My love for “The Last Starfighter” was cultivated through late night cable television in the early nineties, where I was oblivious to its existence for many years. Yes, it’s a major rip off of “Star Wars: A New Hope,” but that’s what’s so entertaining about it. It embraces its derivative functions, and runs with it to deliver a fun kids space opera that’s simple, but exciting. Director Nick Castle’s “The Last Starfighter” has rapidly become one of my favorite action films of all time as it twists the silliness in to a riveting and rousing fight between an underdog and a galactic force of evil.
Lance Guest plays Alex Rogan, a small town boy who lives in a trailer park with his mom and brother. He’s one of the few normal denizens of the park among a community of eccentric and simple folks, and really garners no bigger ambitions. Other than defeating his favorite arcade space shooter “Starfighter,” and aiming to take the top slot as the highest scorer. After one fateful night in the park playing the game, he manages to reign victorious, defeating the shooter’s big villain. Little does he realize that the arcade is really a recruitment device for the mythical galactic starfighters that was accidentally put on Earth. Topping the scores and defeating the main enemy of the game has sent out a signal that he is a gifted starfighter with the ability to defend the galaxy and his home planet with an army of starfighters.
When a high ranking commander sabotages the starfighter force, eliminating all hope to intercept an invasion on the planet, it’s up to Alex and his mentor, a reptilian alien and navigator named Grig. Together they stand between the evil Ko-Dan Armada, and co-pilot the mythical Gunstar fighter ship. “The Last Starfighter” is an ambitious science fiction film that really strives to stand on its own two feet, while aping from the “Star Wars” atmosphere of classic serial whimsy. The tale of Alex Rogan is like something out of “The Lone Ranger” where he and his sidekick have to take on impossible odds and rely on their cunning to come out ahead.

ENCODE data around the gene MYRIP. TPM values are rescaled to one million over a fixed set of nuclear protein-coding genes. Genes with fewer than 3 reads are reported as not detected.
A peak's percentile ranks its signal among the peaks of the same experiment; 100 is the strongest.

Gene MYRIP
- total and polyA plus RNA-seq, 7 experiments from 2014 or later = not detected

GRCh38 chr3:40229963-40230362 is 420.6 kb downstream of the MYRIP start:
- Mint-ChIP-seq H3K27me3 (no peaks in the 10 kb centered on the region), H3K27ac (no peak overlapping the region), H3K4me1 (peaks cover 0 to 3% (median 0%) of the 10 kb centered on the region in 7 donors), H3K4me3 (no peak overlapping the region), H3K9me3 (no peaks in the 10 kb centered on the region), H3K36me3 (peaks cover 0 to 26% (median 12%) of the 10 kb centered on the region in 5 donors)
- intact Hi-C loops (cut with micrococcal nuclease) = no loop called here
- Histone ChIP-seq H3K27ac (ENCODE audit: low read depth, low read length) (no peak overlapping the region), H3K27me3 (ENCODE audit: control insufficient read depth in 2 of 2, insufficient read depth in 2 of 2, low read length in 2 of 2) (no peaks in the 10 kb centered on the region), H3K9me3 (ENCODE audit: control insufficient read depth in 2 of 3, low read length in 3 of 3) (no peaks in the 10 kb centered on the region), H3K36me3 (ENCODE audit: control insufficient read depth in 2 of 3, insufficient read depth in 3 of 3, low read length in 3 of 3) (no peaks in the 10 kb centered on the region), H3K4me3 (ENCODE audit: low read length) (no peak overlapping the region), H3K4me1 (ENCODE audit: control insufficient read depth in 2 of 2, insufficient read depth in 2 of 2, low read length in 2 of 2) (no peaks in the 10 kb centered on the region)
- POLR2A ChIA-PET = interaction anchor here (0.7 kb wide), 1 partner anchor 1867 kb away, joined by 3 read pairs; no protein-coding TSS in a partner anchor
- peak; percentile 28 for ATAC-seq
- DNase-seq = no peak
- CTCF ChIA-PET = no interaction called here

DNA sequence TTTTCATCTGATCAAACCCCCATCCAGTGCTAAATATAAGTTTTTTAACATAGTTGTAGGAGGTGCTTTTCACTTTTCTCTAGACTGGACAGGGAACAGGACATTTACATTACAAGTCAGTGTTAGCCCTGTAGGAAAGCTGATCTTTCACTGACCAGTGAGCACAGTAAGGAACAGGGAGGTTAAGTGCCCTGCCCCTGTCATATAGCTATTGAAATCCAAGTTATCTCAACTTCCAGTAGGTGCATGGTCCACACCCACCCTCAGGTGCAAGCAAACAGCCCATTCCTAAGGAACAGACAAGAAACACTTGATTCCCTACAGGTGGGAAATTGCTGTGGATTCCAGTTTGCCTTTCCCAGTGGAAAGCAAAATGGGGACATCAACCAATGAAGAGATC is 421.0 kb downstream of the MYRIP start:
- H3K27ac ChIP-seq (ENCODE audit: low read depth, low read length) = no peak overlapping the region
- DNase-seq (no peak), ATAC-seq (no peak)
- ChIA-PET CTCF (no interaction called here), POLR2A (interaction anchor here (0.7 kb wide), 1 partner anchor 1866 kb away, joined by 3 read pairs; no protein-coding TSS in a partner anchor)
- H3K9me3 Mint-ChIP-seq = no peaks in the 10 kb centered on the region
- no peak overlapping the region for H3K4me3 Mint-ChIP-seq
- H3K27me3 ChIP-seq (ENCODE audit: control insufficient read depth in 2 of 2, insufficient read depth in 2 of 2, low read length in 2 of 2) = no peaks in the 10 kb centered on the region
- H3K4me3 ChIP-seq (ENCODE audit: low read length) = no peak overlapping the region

And while the computer effects that illustrate the epic space battles between the Gunstar and Ko-Dan Armada are painfully dated, there’s a real charm behind the sequences that will suck you in and almost make you forget how ancient the CGI is. I really wanted to see more behind the mythos of the starfighters, and their long legacy as heroes that are more centered on cunning, speed and brains than brute force. Obviously due to the budget the exploration of their world is scant, but star Lance Guest perfectly transforms Alex in to an everyday guy who becomes a massive hero pushed in to an extraordinary world. Castle’s film is filled with enthusiasm and awe, giving “The Last Starfighter” potential to explode in to an entity that could have eventually torn apart from “Star Wars.” That said, even as a single installment, “The Last Starfighter” is a wonderful adventure film that never slows down, and packs in the action for all ages until the very end.